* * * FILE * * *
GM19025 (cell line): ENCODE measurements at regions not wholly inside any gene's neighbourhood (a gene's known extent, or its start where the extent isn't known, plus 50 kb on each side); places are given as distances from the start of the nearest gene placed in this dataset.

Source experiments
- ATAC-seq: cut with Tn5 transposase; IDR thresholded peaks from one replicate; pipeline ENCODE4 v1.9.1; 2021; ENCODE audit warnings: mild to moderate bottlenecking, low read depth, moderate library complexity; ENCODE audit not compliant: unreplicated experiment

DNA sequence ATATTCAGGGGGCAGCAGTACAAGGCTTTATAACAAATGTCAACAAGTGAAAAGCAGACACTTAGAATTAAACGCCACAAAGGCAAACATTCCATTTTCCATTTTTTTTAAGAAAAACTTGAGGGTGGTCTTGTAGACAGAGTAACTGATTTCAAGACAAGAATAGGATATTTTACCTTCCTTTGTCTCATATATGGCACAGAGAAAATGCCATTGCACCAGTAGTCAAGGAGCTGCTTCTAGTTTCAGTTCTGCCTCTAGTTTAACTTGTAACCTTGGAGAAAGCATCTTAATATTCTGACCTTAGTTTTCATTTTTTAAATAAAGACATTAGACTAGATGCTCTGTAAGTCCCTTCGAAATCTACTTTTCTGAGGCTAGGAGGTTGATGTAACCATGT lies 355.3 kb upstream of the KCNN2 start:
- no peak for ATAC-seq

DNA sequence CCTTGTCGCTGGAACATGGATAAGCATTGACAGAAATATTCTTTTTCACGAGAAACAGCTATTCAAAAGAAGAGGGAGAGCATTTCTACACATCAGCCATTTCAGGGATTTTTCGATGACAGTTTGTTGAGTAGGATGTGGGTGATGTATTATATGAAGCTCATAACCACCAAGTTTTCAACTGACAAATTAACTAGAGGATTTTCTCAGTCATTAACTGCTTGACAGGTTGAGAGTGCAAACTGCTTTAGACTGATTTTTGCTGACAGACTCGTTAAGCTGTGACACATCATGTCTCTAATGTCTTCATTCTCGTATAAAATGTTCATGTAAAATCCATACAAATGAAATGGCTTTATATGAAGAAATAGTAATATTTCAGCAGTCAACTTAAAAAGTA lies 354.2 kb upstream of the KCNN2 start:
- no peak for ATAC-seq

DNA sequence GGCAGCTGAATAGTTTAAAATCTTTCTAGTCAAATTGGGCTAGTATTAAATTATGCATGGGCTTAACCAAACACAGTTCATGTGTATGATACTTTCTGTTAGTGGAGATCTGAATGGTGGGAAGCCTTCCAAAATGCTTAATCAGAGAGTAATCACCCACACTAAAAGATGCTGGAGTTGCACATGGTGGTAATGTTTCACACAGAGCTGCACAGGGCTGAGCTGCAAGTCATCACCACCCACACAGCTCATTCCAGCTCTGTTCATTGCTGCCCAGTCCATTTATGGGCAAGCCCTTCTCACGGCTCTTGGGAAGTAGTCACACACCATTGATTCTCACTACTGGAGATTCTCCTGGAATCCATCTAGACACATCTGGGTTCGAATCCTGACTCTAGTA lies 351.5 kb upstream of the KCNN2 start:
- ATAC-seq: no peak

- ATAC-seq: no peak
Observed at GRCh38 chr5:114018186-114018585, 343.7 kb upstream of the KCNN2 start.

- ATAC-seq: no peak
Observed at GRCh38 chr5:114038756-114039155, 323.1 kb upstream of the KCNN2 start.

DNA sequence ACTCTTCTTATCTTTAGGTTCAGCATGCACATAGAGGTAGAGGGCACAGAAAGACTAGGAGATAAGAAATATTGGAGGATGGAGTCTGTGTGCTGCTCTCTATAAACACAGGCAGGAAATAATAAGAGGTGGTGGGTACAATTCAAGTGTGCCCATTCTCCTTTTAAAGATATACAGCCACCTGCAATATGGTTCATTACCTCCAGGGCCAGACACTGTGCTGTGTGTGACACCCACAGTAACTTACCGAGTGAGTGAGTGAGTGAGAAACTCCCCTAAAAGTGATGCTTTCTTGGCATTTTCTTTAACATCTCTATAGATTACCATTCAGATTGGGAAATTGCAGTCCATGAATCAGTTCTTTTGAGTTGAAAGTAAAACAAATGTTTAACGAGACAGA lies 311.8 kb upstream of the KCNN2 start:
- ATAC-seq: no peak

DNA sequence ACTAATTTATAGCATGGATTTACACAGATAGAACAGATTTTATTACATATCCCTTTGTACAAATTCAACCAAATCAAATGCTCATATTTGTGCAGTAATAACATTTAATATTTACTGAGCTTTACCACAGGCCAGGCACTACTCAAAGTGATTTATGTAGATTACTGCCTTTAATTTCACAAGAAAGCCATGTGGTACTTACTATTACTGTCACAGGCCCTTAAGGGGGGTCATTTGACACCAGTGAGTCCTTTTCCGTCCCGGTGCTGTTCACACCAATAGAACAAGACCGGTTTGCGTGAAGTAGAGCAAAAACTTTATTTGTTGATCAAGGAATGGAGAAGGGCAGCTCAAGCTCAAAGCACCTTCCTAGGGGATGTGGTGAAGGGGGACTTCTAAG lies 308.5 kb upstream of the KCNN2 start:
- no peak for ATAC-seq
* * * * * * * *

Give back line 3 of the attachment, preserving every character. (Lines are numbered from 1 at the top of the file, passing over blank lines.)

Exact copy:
- ATAC-seq: cut with Tn5 transposase; IDR thresholded peaks from one replicate; pipeline ENCODE4 v1.9.1; 2021; ENCODE audit warnings: mild to moderate bottlenecking, low read depth, moderate library complexity; ENCODE audit not compliant: unreplicated experiment